God’s Tattoo August 20, 2017 Tandy Gilliland Taylor
This passage from Isaiah comes at a time when the Hebrew people are in exile in Babylon. Years before, the Babylonians invaded Israel. The Babylonians burned the homes of the Hebrew people; they destroyed their Temple; they drove the Hebrew people out of their land into a foreign country, where they remained for several generations in exile. The Hebrew people were devastated; they felt hopeless; they cried out to God in anguish and tears. They felt abandoned by God; they felt forgotten by God.
Into the midst of these circumstances, the prophet Isaiah brings the word of the Lord, with a vision of hope and salvation. Hear now the words of Isaiah 49: 8-16:
Thus says the Lord: In a time of favor I have answered you, on a day of salvation I have helped you; I have kept you and given you as a covenant to the people, to establish the land, to apportion the desolate heritages; saying to the prisoners, “Come out,” to those who are in darkness, “Show yourselves.” They shall feed along the ways, on all the bare heights shall be their pasture; they shall not hunger or thirst, neither scorching wind nor sun shall strike them down, for he who has pity on them will lead them, and by springs of water will guide them. And I will turn all my mountains into a road, and my highways shall be raised up. Lo, these shall come from far away, and lo, these from the north and from the west, and these from the land of Syene.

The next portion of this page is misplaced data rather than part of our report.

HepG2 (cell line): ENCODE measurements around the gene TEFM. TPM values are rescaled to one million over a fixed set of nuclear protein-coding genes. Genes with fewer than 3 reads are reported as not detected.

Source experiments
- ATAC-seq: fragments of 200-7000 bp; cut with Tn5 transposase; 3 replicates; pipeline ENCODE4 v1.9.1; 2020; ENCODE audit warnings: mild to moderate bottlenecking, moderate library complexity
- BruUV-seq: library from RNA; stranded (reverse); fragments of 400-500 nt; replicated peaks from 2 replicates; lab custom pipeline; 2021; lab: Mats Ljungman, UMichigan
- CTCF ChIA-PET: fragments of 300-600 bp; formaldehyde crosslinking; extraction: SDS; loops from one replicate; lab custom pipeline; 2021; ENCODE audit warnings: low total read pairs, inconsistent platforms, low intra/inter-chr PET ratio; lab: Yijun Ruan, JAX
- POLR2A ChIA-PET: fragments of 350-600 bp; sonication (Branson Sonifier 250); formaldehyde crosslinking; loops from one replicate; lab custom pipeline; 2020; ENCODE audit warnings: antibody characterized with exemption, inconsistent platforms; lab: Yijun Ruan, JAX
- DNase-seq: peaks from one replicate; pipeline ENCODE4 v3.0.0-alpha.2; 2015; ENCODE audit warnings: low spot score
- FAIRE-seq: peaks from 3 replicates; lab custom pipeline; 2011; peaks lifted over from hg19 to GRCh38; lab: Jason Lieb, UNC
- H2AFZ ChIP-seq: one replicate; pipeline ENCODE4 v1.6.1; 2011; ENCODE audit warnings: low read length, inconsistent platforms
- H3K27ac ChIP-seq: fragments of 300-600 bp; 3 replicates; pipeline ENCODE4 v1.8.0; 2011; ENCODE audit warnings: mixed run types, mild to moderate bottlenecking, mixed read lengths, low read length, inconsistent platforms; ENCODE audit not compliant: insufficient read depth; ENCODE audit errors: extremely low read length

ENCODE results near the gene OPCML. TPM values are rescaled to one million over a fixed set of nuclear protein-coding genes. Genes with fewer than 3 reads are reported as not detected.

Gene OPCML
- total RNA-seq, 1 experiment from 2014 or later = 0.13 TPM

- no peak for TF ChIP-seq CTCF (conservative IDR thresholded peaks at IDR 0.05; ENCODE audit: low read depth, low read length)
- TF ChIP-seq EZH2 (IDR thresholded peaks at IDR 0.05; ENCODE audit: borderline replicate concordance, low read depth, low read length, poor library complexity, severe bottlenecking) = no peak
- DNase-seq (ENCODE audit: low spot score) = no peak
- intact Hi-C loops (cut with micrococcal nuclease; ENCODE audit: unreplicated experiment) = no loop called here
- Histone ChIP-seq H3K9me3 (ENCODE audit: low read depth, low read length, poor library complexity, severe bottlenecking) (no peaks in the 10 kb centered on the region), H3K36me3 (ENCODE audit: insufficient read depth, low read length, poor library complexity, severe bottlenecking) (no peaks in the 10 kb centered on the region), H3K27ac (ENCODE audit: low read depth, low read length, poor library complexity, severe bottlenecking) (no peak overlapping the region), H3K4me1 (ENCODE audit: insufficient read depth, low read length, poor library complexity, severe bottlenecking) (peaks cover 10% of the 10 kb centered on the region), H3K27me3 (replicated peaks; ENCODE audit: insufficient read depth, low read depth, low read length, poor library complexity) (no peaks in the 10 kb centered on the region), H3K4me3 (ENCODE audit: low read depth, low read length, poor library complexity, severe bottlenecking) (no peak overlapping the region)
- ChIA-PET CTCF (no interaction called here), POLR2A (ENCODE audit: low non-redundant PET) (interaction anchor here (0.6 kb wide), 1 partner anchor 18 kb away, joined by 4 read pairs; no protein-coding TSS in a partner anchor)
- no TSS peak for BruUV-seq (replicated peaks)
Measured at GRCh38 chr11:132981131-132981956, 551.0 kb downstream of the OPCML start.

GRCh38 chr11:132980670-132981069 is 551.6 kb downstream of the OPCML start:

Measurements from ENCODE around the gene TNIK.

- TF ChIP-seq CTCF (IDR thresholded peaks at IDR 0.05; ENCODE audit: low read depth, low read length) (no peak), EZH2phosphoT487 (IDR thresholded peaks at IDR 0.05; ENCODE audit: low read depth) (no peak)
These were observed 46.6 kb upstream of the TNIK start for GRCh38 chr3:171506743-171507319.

“Sing for joy, O heavens, and exult, O earth; break forth, O mountains, into singing! For the Lord has comforted his people, and will have compassion on his suffering ones.
“But Zion said, “The Lord has forsaken me, my Lord has forgotten me.” Can a woman forget her nursing child, or show no compassion for the child of her womb? Even these may forget, but I shall not forget you. See, I have inscribed you on the palms of my hands.
This text starts out with amazing good news:
God hears the cries of the people in exile, and answers with powerful words of comfort and hope, and a vision of the promise that God will save them from their despair.
Isaiah writes: Thus says the Lord: I will free the prisoners, and lead all the people back home; I will provide food and drink along the way, I will guide them by springs of water, I will turn the wilderness into highways, clear pathways to get back home. Isaiah tells us that all of creation gets in on this festive homecoming: the mountains and all of heaven and earth will sing for joy. God promises compassion for those who suffer; God promises restoration and tender care for the people; God promises to bring the people home, where they will be safe and loved and at peace.